21st Century assymetrical warfare is hell, especially when it takes place in cities. Here’s one way to reduce (our side’s) casualties in these conflicts: draft robots.
ORLANDO, Florida — Hunting for guerillas, handling roadside bombs, crawling across the caves and crumbling towns of Afghanistan and Iraq — all of that was just a start. Now, the Army is prepping its squad of robotic vehicles for a new set of assignments. And this time, they’ll be carrying guns.
As early as March or April, 18 units of the Talon — a model armed with automatic weapons — are scheduled to report for duty in Iraq. Around the same time, the first prototypes of a new, unmanned ambulance should be ready for the Army to start testing. In a warren of hangar-sized hotel ballrooms in Orlando, military engineers this week showed off their next generation of robots, as they got the machines ready for the war zone.
“Putting something like this into the field, we’re about to start something that’s never been done before,” said Staff Sgt. Santiago Tordillos, waving to the black, 2-foot-six-inch robot rolling around the carpeted floor on twin treads, an M249 machine gun cradled in its mechanical grip.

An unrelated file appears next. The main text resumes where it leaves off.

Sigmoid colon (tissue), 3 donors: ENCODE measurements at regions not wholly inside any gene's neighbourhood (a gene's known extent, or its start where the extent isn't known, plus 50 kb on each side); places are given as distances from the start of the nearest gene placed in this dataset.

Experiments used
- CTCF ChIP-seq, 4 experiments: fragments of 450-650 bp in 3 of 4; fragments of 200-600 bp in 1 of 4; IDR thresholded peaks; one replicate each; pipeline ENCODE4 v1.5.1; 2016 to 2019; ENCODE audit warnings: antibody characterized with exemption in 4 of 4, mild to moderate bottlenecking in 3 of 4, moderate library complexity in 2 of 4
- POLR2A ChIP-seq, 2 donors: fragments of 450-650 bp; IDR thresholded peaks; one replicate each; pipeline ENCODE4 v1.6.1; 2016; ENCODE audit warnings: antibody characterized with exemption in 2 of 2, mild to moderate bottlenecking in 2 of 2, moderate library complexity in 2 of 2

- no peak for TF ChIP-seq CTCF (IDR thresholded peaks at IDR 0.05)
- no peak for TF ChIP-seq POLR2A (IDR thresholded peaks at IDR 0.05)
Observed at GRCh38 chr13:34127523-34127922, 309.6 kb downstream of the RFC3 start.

Four cameras and a pair of night-vision binoculars allow the robot to operate at all times of the day. It has a range of about a half-mile in urban areas, more in the open desert. And with the ability to carry four 66-mm rockets or six 40-mm grenades, as well as an M240 or M249 machine gun, the robots can take on additional duties fast, said GlobalSecurity.org director John Pike.
“It’s a premonition of things to come,” Pike said. “It makes sense. These things have no family to write home to. They’re fearless. You can put them places you’d have a hard time putting a soldier in.”
If you think the Iraqi guerillas and terrorists are kicking our asses, ask yourself if you’d like to trade places with them and face us for a change.